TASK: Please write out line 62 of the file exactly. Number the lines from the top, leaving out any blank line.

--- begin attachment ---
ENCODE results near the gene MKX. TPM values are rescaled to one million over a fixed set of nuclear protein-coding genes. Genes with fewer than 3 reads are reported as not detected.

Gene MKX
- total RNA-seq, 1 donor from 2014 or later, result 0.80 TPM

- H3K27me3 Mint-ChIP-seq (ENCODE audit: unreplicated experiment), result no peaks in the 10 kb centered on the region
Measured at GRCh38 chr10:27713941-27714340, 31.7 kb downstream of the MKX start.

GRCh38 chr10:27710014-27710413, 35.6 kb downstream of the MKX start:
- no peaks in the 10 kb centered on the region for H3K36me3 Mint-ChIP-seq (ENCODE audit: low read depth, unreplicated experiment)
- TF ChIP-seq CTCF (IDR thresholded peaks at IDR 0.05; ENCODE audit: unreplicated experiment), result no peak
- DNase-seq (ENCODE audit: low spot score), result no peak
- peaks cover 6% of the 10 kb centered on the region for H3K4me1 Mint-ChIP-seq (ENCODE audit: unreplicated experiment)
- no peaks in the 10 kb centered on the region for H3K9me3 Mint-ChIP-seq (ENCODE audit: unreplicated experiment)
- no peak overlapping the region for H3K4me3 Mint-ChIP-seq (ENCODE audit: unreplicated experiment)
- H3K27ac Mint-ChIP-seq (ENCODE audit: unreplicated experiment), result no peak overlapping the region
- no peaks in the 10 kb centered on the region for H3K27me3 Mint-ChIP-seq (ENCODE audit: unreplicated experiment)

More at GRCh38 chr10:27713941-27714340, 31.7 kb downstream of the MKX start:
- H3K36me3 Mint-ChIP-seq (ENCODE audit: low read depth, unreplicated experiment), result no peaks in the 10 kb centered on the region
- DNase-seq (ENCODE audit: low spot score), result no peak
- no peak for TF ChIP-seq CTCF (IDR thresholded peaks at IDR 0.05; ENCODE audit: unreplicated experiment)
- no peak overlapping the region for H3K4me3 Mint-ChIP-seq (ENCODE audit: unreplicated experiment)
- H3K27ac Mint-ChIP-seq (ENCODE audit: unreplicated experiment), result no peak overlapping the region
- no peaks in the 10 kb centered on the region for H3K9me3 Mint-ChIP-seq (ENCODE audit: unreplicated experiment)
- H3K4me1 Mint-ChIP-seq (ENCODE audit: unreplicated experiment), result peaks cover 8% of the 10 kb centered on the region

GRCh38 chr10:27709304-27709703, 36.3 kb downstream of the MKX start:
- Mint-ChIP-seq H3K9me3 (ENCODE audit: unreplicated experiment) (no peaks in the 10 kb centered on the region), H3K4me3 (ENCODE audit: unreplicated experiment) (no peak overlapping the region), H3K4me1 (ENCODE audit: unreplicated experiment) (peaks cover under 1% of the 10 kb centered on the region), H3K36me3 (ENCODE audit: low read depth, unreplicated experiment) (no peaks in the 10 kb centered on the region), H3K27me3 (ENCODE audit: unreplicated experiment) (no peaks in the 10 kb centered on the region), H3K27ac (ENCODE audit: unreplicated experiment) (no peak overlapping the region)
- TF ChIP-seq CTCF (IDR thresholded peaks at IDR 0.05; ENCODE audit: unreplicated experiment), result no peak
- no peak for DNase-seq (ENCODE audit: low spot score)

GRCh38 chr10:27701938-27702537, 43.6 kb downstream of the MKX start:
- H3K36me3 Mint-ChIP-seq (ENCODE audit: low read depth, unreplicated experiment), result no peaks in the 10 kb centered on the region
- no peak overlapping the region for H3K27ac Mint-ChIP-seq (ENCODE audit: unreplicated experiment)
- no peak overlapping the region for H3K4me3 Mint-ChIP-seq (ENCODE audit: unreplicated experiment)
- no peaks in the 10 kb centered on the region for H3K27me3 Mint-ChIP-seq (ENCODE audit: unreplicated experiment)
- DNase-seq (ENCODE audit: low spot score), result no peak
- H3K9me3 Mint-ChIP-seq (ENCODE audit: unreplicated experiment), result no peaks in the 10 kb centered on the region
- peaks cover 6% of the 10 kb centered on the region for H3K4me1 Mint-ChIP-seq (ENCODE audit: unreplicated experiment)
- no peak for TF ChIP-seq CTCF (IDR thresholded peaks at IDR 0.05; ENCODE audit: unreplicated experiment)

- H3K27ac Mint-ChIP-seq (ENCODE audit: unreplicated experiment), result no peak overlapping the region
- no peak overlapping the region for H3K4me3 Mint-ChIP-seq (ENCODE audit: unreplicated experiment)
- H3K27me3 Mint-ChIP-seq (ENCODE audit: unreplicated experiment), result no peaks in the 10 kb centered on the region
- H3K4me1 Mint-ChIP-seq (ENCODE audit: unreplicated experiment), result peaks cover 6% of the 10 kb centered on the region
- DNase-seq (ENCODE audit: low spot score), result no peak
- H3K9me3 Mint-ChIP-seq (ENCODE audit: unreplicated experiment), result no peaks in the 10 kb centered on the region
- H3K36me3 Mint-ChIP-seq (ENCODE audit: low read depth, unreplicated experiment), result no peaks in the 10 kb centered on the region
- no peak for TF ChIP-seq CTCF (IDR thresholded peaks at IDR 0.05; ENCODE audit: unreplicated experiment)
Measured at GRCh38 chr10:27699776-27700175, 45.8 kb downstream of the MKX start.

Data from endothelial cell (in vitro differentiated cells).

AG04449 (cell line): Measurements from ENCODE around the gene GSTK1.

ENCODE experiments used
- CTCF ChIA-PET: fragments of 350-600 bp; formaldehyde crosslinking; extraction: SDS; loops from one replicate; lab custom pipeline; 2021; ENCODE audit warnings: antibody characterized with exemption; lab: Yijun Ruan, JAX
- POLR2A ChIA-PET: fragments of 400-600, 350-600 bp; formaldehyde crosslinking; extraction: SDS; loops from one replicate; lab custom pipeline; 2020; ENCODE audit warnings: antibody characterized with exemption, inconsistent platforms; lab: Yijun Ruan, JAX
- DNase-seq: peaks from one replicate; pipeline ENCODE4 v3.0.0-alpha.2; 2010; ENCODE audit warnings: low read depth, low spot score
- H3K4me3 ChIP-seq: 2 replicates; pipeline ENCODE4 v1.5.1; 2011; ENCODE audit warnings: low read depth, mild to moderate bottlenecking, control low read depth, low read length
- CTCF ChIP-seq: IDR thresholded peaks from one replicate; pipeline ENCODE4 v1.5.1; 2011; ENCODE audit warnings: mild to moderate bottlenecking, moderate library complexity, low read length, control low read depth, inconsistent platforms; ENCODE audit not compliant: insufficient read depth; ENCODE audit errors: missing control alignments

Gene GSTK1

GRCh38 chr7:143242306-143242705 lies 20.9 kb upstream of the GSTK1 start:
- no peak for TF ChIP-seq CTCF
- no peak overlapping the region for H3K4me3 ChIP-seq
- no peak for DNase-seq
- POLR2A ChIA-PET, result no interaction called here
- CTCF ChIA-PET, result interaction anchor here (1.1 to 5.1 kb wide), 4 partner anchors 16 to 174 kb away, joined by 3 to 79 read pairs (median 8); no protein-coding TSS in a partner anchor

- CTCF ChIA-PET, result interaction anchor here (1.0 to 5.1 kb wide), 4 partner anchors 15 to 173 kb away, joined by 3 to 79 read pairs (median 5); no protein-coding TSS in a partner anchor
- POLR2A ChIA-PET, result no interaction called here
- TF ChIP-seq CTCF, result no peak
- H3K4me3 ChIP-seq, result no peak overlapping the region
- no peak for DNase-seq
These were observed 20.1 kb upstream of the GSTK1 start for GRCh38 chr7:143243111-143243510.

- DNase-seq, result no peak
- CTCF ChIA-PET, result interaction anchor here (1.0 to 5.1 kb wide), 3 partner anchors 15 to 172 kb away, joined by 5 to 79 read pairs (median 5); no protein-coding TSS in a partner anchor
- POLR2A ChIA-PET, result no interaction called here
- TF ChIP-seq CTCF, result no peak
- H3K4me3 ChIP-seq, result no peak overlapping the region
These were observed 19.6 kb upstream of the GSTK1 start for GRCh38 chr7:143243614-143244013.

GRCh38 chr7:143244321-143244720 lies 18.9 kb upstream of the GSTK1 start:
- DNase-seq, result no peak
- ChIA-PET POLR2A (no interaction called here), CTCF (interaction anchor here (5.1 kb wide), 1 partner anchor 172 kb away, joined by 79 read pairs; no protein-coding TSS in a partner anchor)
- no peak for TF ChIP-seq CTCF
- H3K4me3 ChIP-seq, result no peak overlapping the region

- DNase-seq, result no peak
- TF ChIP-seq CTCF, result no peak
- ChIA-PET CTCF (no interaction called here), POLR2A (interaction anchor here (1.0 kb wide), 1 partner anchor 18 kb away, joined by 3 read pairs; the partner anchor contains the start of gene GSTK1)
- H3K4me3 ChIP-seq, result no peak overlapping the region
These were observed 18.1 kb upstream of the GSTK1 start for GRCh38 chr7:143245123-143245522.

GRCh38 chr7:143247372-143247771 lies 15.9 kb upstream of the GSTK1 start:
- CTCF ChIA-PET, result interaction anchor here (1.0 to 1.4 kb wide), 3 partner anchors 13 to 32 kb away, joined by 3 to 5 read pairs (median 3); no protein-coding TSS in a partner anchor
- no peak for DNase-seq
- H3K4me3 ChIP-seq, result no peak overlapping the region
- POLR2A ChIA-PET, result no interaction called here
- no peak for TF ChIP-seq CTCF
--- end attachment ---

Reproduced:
- TF ChIP-seq CTCF, result no peak